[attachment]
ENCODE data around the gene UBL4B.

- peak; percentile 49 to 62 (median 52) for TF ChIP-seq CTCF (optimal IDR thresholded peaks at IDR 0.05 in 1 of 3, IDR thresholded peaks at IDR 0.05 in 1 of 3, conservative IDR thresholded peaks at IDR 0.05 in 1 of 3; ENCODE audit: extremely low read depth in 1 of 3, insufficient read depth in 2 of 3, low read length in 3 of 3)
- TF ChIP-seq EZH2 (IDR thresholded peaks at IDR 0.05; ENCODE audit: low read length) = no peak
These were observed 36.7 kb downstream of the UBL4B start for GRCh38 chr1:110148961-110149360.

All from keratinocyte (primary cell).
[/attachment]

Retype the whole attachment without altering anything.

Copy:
ENCODE data around the gene UBL4B.

- peak; percentile 49 to 62 (median 52) for TF ChIP-seq CTCF (optimal IDR thresholded peaks at IDR 0.05 in 1 of 3, IDR thresholded peaks at IDR 0.05 in 1 of 3, conservative IDR thresholded peaks at IDR 0.05 in 1 of 3; ENCODE audit: extremely low read depth in 1 of 3, insufficient read depth in 2 of 3, low read length in 3 of 3)
- TF ChIP-seq EZH2 (IDR thresholded peaks at IDR 0.05; ENCODE audit: low read length) = no peak
These were observed 36.7 kb downstream of the UBL4B start for GRCh38 chr1:110148961-110149360.

All from keratinocyte (primary cell).